Bills Offseason: Fixing the Offense

The offense was the primary concern and sticking point of the play of the Bills this past season. The Bills will need to make much wiser decisions and use of their resources this year than they did last year in both their free agency acquisitions as well as in the draft. While Donahoe signed some high profile players last season, players such as Milloy, while solid, took scarce resources away from other need areas.

These need areas were far more pressing and due to neglect still exist leftover from last offseason.

A holistic approach to fixing what is and was wrong with the Bills is what will need to be conducted here, not a marketing exercise designed to one-up divisional opponents and inject a short-lived emotional euphoria into the fanbase. Nor will overpaying storied vets who are on the downsides of their careers large contracts optimize the efforts of the Bills braintrust to build this team both now and for the future.

As well, the Bills cannot afford to take the "best available" approach in the draft so loved by Donahoe. They must address positions where either partial or entire voids of talent exist thereby "selecting to needs" and selecting the best players on the board in those spots. There are simply too many glaring holes and underachieving areas that need to be addressed making "taking the best available" approach a luxury if the Bills are to be truly competitive this season.

Yet, this has not been the approach taken in recent offseasons with the Bills opting instead to seemingly tailor their methodology towards a more marketing oriented approach in apparent efforts to enthuse fans thereby prompting ticket and merchandise sales. While upgrades are capable of being made at all positions on most teams the Bills included, the Bills will need to focus on where they will get the biggest bang for the buck this season thereby shedding the approach and shortcomings of past offseasons. .

Wide Receiver (6 out of 10 rating):

At wide receiver, the Bills are set here for a while in spite of any media or fan statements to the contrary. The rating here would have been higher had Moulds not been injured for much of the season and had Shaw not started and logged the playing time that he had. This rating will almost assuredly rise to 8 or 9 with a completely healthy Eric Moulds. The Bills have a well above average set of wide receivers. Reed is better than most think he is and his development has been retarded by incompetency at the quarterback position and at offensive coordinating.

Bills receivers did drop some balls this season but overlooked was the fact that Bledsoe simply did not put the ball where it needed to be very often. In fact, the biggest culprit of well-thrown dropped balls was the "Pittsburgh ties" acquisition Bobby Shaw who through six seasons in the NFL now has posted nominal numbers at best. Nevertheless, the receivers took the heat on numerous of those "dropped balls", particularly Reed who did have the dropsies early in the season but rebounded nicely.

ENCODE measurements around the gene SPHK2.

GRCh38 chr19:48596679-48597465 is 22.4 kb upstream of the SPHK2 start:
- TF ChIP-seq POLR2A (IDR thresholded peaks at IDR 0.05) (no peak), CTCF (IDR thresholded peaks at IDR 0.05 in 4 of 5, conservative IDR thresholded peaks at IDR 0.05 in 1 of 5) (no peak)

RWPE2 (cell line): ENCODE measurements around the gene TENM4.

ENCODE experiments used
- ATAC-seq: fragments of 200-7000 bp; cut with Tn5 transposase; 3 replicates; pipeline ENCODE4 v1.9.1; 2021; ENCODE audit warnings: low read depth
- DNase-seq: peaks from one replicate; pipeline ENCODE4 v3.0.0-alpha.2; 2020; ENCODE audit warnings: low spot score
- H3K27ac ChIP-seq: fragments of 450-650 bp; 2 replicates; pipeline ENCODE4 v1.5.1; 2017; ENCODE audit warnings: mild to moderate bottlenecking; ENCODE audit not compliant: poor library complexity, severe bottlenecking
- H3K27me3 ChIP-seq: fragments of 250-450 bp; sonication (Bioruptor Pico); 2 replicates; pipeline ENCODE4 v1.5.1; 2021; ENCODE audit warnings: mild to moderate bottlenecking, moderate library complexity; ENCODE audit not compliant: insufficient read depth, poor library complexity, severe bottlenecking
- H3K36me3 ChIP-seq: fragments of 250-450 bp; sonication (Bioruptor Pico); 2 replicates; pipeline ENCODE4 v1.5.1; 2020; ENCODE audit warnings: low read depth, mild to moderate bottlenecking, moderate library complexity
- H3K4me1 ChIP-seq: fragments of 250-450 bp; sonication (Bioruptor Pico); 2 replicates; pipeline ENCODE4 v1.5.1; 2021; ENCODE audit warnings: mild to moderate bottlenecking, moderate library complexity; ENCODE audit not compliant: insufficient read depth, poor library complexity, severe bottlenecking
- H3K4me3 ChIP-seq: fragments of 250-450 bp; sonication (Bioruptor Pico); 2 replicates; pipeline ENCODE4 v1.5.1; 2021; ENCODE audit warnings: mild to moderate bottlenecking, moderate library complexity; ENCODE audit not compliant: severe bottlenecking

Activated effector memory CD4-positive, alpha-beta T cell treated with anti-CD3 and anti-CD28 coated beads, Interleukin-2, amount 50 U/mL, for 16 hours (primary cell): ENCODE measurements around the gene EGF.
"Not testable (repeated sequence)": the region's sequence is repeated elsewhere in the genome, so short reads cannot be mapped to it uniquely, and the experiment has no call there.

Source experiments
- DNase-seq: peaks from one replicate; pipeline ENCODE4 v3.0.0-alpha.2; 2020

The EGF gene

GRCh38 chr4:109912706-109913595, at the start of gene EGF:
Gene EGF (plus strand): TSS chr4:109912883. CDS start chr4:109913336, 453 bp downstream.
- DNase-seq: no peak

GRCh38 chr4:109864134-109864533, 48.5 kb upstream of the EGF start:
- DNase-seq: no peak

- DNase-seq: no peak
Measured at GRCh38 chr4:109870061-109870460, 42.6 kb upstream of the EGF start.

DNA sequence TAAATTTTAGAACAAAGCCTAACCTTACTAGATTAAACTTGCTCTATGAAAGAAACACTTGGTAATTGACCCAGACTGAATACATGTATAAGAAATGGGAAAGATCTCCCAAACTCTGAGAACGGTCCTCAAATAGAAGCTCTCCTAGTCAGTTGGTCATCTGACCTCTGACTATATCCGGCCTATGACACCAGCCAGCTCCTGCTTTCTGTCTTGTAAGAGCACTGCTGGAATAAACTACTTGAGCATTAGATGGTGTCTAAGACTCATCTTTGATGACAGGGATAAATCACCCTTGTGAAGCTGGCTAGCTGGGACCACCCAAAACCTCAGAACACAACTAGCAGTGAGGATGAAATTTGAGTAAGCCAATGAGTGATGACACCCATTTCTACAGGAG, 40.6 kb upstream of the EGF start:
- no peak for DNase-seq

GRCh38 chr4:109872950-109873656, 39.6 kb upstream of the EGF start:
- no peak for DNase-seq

But as many if not more of those could have been attributable to Bledsoe's inaccurate throws, very often underthrows, enabling beaten defenders to re-engage in defending the pass. The Moulds, Reed, Shaw trio should be fine for the immediate future to be sure and Coleman and Aiken should be more than adequate at the number 4 & 5 spots. Acquiring additional receivers would entail releasing one of the above. The first four are quite adequate and releasing Aiken would be yet another of Donahoe's shooting himself in the foot by releasing a prior year draftee or hampering his development due to his decisions.

The short answer to critics suggesting that the Bills miss Price, Riemersma, and Centers are to direct them to Drew's play over the last ten games of the '02 season. There, he played just as poorly as he did in '03 yet with an offensive line that had allowed him to post decent numbers at the front end of the season and one that had even improved as the season went on. Yet, there was no corresponding increase in the level of play by Bledsoe paralleling theirs nor even solid average play. In fact, Bledsoe's play grew increasingly worse as the '02 season progressed. Price, Riemersma, and Centers were also present yet Drew played poorly.

Therefore, to suggest that the Bills and Bledsoe are missing Price, JR, or Centers is baseless. There is a need for a receiver, but it is clearly not pressing and it is for depth only at this point, particularly given the purported direction of the team regarding Henry and McGahee being the focal point of the offense. So a draft pick earlier than the fifth round for a wide receiver would be overlooking other more pressing needs.